Beijing-based activist Xu Zhiyong went into hiding the night of December 26, 2019 (or early morning of December 27) after several attendees of a private meeting which he also attended began to be rounded up by police across China. On February 15, 2020, Beijing and Guangzhou police detained Xu while he was staying at the home of a friend in Guangzhou. Xu, the friend and the friend’s family were taken away; the friend and her family to Shilou Police Station in Guangzhou, and they believed Xu was taken to Guangzhou No. 1 Detention Center. The friend and her family were released the next day. On February 16, Henan Province Kaifeng City national security officers orally informed Xu Zhiyong’s family, who live in Henan, that Xu had been detained in Guangzhou.
Police from Beijing Haidian District searched Xu Zhiyong’s home on December 31, according to his girlfriend Li Qiaochu (李翘楚), who was present during the raid. The officers were in plainclothes and did not show a warrant and only one officer showed her his badge but it was blank. The officers seized a safe from Xu’s home, which inside had the deed to the property, cash and other items, and also took personal letters and books. Afterwards the officers took Li to her home in Haidian District which they searched and seized her computer, phone, and USB drives but again did not provide a warrant or list of items taken. After the search, the officers took Li Qiaochu to Haidian District PSB Center on a criminal summons on suspicion of “picking quarrels and provoking trouble.” Ms. Li was handcuffed, fingerprinted, photographed, forced to take a blood and urine tests. She was questioned three times over a 24-hour period about her relationship with Xu Zhiyong and when she had last seen him, told to distance herself from him, and humiliated and degraded about past relationships, according to a summary she posted online about her experience. She was forced to sign the criminal summons notice and a transcript of the interrogation but was not allowed to keep them. After being released on January 1, national security officers monitored her daily movements for several days. On February 16, around 00:26 in the morning, Li sent out a message to friends saying police were at the door. She has not been heard from since.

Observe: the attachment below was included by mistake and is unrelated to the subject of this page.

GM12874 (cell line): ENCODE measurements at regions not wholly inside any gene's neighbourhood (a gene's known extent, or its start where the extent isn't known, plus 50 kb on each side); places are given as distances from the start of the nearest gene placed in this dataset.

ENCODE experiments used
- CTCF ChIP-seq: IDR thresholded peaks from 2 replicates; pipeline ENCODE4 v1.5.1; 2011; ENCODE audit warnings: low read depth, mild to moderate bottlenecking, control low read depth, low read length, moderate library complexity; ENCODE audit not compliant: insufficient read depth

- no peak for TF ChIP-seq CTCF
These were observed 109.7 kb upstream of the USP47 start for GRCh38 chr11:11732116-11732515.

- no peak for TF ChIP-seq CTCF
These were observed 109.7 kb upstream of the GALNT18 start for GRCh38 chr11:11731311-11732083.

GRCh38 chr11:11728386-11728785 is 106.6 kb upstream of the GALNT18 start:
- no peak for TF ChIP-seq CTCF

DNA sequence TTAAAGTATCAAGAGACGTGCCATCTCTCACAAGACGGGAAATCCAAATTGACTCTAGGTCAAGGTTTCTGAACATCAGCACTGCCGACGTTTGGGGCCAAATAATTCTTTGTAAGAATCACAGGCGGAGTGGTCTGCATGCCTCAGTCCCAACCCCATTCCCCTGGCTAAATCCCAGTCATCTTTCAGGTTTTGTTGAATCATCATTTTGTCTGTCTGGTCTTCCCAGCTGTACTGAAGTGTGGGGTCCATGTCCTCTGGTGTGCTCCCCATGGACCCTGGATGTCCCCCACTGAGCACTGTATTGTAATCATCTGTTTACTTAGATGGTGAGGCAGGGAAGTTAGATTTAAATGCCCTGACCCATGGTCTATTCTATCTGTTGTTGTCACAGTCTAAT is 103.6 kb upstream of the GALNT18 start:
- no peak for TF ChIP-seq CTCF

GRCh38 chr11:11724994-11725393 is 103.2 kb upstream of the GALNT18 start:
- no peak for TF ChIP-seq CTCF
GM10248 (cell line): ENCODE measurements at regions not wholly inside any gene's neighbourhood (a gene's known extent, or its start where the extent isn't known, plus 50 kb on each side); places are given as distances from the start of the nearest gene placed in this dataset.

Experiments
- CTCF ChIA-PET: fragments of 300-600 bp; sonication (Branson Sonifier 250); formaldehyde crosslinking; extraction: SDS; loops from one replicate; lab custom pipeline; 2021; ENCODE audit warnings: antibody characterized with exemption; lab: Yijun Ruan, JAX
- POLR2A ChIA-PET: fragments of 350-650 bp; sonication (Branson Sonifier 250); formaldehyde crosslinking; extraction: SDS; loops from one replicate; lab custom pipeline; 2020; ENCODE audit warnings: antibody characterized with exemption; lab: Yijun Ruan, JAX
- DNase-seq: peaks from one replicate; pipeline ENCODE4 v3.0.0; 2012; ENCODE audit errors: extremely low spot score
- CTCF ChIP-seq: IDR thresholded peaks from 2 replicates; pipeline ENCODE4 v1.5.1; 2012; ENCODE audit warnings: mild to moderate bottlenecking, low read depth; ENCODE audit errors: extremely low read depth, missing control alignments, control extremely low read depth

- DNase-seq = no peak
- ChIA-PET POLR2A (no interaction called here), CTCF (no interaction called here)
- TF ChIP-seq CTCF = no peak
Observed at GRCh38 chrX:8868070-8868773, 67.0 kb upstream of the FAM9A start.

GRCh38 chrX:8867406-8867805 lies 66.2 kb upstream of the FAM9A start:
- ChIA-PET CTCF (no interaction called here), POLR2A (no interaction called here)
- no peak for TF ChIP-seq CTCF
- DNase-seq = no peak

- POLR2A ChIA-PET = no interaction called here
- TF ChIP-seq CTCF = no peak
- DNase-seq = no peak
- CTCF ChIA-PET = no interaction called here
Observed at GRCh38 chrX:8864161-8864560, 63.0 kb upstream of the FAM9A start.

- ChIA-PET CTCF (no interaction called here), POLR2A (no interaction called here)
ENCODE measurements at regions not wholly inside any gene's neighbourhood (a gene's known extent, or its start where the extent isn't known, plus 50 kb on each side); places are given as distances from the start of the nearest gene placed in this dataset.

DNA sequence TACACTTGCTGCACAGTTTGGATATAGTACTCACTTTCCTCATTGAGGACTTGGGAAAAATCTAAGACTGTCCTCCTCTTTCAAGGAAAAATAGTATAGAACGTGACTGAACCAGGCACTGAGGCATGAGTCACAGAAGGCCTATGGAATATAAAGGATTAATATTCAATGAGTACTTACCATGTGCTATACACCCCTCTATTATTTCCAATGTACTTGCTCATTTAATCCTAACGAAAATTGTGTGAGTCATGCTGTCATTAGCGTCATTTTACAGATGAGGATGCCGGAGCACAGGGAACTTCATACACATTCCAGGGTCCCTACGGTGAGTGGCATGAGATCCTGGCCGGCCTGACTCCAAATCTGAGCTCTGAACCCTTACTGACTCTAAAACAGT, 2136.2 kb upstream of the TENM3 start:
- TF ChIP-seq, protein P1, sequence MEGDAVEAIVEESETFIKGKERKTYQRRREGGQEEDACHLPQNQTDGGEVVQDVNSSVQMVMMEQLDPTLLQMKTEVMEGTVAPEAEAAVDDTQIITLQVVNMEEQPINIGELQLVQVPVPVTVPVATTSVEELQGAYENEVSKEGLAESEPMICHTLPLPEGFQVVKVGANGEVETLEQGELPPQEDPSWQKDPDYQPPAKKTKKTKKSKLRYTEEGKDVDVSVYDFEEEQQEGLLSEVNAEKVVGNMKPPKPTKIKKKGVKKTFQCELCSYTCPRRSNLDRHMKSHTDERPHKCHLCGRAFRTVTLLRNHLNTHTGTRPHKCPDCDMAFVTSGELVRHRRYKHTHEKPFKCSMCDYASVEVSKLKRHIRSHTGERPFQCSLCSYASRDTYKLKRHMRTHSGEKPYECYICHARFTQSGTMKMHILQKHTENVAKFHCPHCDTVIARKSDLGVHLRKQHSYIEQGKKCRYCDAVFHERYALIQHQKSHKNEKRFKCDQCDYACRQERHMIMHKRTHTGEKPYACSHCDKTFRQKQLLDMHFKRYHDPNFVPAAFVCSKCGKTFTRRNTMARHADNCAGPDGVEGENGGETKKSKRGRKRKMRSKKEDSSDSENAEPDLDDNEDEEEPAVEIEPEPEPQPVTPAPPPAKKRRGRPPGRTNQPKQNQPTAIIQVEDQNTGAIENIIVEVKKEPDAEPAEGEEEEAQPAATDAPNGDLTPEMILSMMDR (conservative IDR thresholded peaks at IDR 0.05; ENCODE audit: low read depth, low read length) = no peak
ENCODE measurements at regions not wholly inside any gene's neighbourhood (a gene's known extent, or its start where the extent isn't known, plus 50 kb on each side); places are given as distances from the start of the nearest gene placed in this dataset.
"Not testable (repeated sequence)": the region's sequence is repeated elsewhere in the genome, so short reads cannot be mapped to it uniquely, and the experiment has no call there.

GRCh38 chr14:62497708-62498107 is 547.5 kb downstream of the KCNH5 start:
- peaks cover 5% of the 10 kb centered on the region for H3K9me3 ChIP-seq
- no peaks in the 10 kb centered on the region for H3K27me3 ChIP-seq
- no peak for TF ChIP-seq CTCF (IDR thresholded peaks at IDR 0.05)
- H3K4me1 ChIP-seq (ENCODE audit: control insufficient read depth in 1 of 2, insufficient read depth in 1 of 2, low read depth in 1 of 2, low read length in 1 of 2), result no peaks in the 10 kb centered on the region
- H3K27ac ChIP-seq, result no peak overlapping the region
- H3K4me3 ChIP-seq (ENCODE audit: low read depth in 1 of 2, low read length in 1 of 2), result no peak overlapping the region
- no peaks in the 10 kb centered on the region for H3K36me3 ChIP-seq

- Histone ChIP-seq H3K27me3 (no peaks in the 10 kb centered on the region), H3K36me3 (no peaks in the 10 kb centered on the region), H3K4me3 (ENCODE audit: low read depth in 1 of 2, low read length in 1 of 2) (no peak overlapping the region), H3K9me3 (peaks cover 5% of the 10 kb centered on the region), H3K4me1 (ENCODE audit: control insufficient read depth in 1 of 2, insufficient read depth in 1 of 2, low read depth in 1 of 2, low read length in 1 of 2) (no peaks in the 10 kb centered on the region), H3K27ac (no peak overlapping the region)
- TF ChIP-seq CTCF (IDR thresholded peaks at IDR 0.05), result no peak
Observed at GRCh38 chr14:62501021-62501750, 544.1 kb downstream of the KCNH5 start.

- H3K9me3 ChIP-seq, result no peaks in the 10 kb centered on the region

V. Indicate reasons why you consider the arrest and/or detention to be arbitrary
The detention of Xu Zhiyong constitutes state retaliation for his peaceful exercise of the rights to free expression, peaceful assembly, and free association. Xu had attended a private meeting on December 7-8 in Xiamen City where the participants discussed politics and ideas for China’s future, and shared civil society experiences. Xu went into hiding after news emerged on December 26 of the rounding up of participants because of his credible fear he may face detention for his attendance at the meeting. Yantai City PSB in Shandong Province led a crackdown on participants of the meeting and Chinese police detained and summoned for questioning a dozen activists and lawyers in Fujian, Shandong, Beijing, Hebei, Sichuan, and Zhejiang around this time. Activists Ding Jiaxi, Zhang Zhongshun, and Dai Zhenya were detained in the same crackdown and placed under RSDL in Yantai, Shandong.
While Xu Zhiyong was in hiding, he penned an article which was released on February 4, 2020. The article criticized Chinese President Xi Jinping over his handling of the COVID-19 outbreak and called on Xi to resign. (English translation of the letter: https://www.chinafile.com/reporting-opinion/viewpoint/dear-chairman-xi-its-time-you-go). The letter received widespread media attention and may also be used as evidence against Xu.
The above circumstances related to Xu Zhiyong’s detention constitute violations of his rights to peacefully exercise free expression, assembly, and association, including those guaranteed under Category II of the International Covenant on Civil and Political Rights (i.e., when the deprivation of liberty results from the exercise of the rights under Articles 12, 18, 19, 21, 22, and 26), and freedoms guaranteed by Articles 18, 19, and 20 of the Universal Declaration of Human Rights.
Xu Zhiyong has been deprived of his right to due process. The family have not received any written notification of his detention as required under Chinese law. After Xu went into hiding on December 26, national security officers in Kaifeng City, Henan Province put Xu’s family under surveillance. On February 16, the day after Xu had been detained in Guangzhou, a Kaifeng national security officer called the family and said they would no longer be under surveillance as Xu has been caught. The family were not informed of Xu’s criminal status, the crime Xu had been accused of committing, or where he was being held, in violation of China’s Criminal Procedure Law (CPL, Article 83), which requires families to be notified within 24 hours. While the CPL allows for loopholes in notifying families of individuals accused of “endangering state security” crimes, police did not reveal that Xu had been accused of “inciting subversion of state power”, a state security crime, until March 7—21 days after he had been detained.